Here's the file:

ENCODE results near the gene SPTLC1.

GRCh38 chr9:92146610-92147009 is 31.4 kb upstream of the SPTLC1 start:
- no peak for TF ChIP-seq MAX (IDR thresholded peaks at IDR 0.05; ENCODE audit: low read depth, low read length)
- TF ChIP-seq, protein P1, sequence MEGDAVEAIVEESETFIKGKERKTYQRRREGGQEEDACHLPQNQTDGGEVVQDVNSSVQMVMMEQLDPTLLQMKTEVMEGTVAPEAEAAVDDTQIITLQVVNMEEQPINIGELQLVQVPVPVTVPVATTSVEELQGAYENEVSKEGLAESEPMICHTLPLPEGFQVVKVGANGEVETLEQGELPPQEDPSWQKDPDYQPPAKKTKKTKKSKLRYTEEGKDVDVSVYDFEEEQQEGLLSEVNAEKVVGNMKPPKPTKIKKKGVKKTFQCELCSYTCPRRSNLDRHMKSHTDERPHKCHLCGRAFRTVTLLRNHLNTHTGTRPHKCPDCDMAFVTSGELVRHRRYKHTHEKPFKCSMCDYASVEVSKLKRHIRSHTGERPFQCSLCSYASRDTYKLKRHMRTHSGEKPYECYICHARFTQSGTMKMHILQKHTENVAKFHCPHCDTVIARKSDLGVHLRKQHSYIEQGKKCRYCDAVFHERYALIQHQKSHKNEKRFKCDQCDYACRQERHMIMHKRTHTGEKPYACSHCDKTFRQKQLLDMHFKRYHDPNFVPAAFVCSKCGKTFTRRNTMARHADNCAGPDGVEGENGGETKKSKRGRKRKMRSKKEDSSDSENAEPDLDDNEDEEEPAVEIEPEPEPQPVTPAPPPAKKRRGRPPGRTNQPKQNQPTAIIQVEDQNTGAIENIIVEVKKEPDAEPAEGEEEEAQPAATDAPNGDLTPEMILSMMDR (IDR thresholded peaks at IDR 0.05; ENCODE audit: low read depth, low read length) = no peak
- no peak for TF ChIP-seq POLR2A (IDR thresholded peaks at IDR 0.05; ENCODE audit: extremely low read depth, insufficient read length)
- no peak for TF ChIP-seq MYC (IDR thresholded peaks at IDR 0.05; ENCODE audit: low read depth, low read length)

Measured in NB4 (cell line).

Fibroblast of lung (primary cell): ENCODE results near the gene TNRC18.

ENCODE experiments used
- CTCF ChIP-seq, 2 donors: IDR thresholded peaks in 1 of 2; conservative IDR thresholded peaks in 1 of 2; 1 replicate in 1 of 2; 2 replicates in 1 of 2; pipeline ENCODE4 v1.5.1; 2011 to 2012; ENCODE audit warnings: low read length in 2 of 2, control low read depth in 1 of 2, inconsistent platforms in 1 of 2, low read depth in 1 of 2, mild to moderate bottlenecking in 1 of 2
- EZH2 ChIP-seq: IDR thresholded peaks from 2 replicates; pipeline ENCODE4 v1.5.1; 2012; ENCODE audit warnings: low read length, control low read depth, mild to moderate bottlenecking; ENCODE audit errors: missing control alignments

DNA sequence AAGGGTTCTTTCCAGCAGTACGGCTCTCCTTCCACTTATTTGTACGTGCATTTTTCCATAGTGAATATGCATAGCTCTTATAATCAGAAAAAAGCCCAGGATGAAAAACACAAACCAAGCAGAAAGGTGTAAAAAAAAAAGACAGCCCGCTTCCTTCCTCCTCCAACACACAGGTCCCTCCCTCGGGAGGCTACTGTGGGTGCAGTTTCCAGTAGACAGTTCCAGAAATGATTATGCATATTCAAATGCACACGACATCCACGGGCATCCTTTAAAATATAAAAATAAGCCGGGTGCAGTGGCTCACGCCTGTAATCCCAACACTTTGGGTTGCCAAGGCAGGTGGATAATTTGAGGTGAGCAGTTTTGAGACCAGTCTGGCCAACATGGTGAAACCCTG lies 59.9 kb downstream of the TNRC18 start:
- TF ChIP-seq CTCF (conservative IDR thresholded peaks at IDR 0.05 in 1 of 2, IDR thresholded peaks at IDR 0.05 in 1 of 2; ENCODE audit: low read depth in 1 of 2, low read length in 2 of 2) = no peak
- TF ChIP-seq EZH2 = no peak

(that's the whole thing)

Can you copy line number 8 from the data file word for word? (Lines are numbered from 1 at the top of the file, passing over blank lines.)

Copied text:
Fibroblast of lung (primary cell): ENCODE results near the gene TNRC18.